W. Unruh, Phys. Rev. D51, 2827 (1995).

    and its just the short term regime where things are dicey (large backscattering, superhorizon fluctuations, etc)

    Also the OPs paper linked above is specifically tailored to remove the problem by appealing to the acoustic model and NOT quantum gravity effects; rather, the hope is that whatever the eventual QG model that becomes favorable will reproduce the results of the acoustic models. For instance various stringy early inflation scenarios are eerily analogous in many ways and evaded the problem.

    Wiki has a nice bit with some good references:
    http://en.wikipedia.org/wiki/Hawking_radiation#Trans-Planckian_problem
     
    Last edited: Mar 6, 2009
  16. Mar 6, 2009 #15

    Thanks for the encouragement, marcus.

    In fact, I see in some books where they replace the mass term in the lagrangian with the metric tensor in order to generalize concepts to curved spacetimes, etc. If you insist, I can quote those sources. But that pretty much states right there that particles are a local manifestation of gravity.

    Now, if the Hawking radiation is a manfestation of gravity (and not necessarily of BHs alone), then this radiation density has an energy density and therefore a mass density, all due to the gravitational field. It contributes a very minute amount of mass density, but it would have an effect of accumulating over a very large volume of space whereever the gravitation field exists. I wonder if this could account for the effects of dark matter. But someone more qualified than I will have to do the math on that.
     
  17. Mar 7, 2009 #16

    Haelfix

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    "it must be that it is the gravitational field that is creating the radiation and not the event horizon. Right?"

    Yes thats correct. Theres a number of ways to see this, ranging in sophistication. One handwavey way is to note the following: If you believe in the equivalence principle the event horizon must not be a special place for any infalling observer. You cannot decide if there is an event horizon by any local measurement as its a global property of spacetime. This confused people for a long time (b/c you might naively think you'd see very strong emissions from the thermal bath of Hawking particles as you approached the horizon) until things like black hole complementarity became accepted. But still we know there is hawking radiation on general grounds, ergo it must be the field (actually the far field) that carries the full information about the radiation.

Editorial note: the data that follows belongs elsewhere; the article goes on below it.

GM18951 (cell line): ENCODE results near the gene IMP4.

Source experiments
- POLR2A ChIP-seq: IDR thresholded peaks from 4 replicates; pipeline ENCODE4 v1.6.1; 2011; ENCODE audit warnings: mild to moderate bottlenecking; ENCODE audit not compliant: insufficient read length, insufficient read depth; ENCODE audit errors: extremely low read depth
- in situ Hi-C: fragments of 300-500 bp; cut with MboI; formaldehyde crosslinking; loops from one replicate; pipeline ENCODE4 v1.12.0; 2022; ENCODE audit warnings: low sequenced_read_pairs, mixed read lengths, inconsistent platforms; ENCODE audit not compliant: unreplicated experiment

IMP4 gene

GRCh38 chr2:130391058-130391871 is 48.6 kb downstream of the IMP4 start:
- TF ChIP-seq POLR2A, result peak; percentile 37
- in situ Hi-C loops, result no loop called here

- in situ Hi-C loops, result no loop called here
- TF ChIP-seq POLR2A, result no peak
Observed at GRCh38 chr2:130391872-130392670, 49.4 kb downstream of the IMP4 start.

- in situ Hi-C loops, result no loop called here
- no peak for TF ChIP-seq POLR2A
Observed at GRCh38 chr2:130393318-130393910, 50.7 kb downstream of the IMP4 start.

Another related mistake people often make is this statement "the black holes mass is carried away by energy escaping to infinity (or it loses mass by a particle radiating away). Thats not correct! The black hole loses mass b/c it recieves a *negative* energy density contribution to its stress energy tensor!
     
    Last edited: Mar 7, 2009
  18. Mar 7, 2009 #17
    Well, so it the labs frame acceleration time is limited because you reach 0.999... of the lightspeed soon

    But lets switch to the ref frame L1, initially moving at 0.99c
    When our accelerating objects reaches the same speed, it is in rest at this time frame. Continue monitoring in L1 frame. Object is still accelerating in L1, so object is still receiving the heat.

    Then swith to L2 which is moving at speed 0.99 in L1 et ad infinitum :)
     
  19. Mar 7, 2009 #18
    Interesting. And it makes sense.
    BTW can it help to finally get rid of at least some interpretations?
    For example, MWI is consistent with written above: there are only waves and "particles" are just an experimental effect of a decoherence.
    For Bohm for example it would be a real problem to explain how 'particle' can become something different in a curved spacetime.
     
  20. Mar 7, 2009 #19
    But by the equivalence principle, gravitation is the same as acceleration. So acceleration produces particles as well, the Unruh effect. So as the universe expansion increases, this presents another form of acceleration, be it very small on the local scale. I would think that the accelerated expansion of the universe would produce particles (and radiation) as well. I wonder if this is equivalent to dark energy.
     
    Last edited: Mar 7, 2009
  21. Mar 7, 2009 #20
    It would seem that any curved spacetime is locally flat. That means for some small region of curved space there should exist particles. They may lose definition if the wavelength of the wavefunction is comparible to the curvature. So it may be that only high energy particles with their short wavelengths exist in highly curved spacetimes. The question then becomes what is the mechanism of exchange between curvature and particles.